In my room, I have an enormous jade plant, which has been co-inhabiting my room for the last three years.
The most difficult aspect of this plant is the excess growth because I am hesitant to prune it as I probably should. The branches and even leaves will re-root wherever they land and because I have such a sentimental attachment to this plant, I have an inexhaustible supply of tiny jade.
Jealous, an ex once asked me where he could buy one, so I gave him a small branch so he could have it on his desk.
I don’t think he was satisfied.
The truth is a huge jade like this can’t really be bought or sold, and instead they are passed along, like some kind of immortal pet.
My sister’s best friend lived in a home which was nestled deep in the woods, surrounded by humongous trees, a forest which her father steadily cleared away (and which steadily grew back), while around their home her mother had her own small garden.
As a child, I was enthralled by the curious assemblage of objects at their home. The eclectic collection of art her mother had curated. A varied collection of enormous potted plants, used to make the home happy in the winter. A banjo, for plucking. The enormous woodpile beside the tractor, used to clear land and plow the driveway. And her father’s pipe, which he would smoke every evening after dinner.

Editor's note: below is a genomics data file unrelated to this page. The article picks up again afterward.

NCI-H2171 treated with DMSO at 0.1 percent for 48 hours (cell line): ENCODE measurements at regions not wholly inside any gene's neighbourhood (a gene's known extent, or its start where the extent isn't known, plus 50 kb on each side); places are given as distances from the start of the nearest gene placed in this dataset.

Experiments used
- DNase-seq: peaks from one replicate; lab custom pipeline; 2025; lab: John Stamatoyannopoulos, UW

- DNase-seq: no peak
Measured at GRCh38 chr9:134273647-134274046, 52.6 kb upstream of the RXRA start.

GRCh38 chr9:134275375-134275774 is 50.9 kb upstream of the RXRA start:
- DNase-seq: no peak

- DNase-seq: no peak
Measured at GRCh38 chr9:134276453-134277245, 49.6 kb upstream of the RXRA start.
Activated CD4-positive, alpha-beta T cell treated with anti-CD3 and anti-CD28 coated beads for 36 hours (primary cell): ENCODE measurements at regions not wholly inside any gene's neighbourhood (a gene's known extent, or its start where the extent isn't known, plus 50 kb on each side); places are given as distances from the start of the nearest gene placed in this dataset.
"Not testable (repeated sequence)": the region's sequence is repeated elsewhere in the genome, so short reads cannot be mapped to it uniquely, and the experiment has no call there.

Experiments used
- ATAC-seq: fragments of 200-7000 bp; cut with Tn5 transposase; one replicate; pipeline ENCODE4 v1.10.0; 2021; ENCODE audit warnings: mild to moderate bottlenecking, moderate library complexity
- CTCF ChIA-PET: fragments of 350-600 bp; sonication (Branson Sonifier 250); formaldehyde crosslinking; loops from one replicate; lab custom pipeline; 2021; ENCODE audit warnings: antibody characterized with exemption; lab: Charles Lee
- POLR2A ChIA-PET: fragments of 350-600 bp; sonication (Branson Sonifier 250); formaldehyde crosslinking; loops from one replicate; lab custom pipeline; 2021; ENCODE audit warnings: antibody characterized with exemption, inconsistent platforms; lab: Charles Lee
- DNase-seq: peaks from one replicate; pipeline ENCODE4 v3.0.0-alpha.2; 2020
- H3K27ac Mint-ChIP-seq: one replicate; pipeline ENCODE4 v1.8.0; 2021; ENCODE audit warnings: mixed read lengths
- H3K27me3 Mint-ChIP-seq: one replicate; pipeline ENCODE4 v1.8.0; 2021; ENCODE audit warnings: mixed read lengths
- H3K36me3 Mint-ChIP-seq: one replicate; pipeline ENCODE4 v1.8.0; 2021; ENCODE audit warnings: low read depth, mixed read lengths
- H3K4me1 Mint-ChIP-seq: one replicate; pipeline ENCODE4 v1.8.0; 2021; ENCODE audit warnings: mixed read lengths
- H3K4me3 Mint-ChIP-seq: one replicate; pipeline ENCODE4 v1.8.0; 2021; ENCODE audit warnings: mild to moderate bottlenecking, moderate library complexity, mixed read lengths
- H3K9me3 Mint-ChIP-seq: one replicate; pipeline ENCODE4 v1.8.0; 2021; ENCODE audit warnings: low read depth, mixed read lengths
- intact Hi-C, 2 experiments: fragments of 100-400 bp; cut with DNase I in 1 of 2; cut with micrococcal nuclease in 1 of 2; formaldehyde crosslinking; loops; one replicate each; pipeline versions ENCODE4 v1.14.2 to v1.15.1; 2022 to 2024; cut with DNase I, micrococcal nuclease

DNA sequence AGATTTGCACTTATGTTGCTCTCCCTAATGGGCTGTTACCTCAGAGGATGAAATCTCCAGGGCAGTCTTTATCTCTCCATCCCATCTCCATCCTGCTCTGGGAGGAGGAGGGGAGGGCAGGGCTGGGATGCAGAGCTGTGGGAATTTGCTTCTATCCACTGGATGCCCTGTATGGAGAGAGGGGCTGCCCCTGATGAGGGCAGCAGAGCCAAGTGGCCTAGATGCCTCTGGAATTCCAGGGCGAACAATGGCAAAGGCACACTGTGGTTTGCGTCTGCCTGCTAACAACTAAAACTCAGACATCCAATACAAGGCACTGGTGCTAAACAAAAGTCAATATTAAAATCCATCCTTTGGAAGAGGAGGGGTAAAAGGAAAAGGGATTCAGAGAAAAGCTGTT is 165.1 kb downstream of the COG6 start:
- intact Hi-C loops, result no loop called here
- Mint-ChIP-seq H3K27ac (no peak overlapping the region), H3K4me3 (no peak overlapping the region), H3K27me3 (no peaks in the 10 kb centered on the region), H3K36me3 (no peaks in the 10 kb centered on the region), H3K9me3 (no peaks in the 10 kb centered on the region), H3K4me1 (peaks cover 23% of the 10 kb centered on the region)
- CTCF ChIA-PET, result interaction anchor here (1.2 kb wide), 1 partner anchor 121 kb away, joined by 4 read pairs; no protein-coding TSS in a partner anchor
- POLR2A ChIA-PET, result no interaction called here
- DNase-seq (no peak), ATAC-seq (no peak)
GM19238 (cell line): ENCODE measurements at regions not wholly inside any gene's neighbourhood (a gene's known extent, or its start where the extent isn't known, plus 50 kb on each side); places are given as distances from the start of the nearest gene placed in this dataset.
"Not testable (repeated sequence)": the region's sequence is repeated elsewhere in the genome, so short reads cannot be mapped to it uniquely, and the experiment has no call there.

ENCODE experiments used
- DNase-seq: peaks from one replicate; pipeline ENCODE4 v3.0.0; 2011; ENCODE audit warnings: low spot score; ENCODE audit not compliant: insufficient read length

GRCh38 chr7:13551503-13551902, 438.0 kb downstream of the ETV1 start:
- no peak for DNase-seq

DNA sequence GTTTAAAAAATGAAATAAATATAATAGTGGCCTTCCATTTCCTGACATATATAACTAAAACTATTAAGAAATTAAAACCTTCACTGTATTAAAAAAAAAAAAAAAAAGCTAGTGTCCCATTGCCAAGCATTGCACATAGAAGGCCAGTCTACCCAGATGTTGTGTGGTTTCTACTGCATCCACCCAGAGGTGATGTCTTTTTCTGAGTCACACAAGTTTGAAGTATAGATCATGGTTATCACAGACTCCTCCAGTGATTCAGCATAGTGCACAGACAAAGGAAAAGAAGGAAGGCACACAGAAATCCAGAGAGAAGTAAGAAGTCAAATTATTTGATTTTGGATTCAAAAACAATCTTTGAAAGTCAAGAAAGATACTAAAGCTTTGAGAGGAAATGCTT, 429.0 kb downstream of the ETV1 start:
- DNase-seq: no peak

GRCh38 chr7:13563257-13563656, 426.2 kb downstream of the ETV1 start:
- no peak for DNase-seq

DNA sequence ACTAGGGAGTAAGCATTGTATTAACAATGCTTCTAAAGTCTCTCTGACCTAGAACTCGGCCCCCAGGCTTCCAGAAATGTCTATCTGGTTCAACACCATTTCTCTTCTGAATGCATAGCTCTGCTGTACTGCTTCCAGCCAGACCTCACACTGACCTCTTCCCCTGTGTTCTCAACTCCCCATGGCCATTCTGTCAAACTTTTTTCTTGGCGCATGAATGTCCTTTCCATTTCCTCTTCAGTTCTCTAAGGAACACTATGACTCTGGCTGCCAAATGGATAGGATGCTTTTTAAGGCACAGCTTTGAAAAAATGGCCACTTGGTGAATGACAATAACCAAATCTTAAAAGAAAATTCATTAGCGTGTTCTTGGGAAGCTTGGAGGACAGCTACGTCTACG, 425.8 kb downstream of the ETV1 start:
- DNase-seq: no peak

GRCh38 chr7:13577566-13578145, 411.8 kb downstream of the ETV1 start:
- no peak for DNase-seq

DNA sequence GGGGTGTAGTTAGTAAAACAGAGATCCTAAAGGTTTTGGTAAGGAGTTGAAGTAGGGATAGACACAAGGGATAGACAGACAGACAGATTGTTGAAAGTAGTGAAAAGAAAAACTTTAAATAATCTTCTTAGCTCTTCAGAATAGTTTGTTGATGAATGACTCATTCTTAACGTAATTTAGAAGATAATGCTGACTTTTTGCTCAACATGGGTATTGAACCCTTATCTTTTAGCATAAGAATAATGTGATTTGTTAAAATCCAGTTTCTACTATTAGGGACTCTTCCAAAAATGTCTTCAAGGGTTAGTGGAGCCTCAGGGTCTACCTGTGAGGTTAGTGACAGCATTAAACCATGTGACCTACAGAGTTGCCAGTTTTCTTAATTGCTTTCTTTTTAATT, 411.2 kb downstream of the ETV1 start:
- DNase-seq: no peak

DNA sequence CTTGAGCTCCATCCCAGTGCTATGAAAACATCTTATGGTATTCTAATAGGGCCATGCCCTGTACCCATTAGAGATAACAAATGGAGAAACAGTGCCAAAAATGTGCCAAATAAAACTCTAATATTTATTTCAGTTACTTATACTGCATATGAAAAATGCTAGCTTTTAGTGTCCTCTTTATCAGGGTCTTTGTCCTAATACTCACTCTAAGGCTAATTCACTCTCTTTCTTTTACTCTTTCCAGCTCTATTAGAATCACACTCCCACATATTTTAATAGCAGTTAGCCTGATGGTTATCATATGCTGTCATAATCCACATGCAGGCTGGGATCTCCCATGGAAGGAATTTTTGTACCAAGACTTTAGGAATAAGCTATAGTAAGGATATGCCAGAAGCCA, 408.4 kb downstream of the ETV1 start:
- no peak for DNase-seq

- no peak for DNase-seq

When he died, the home was empty, the forest was transformed from the familiar cozy green blanket into a wild untamed mess and at a dinner the next week, her mother announced she would move into a small apartment in the city. That night, surrounded by friends and family, she began to give away some of their possessions and in this way, the jade fell into my care.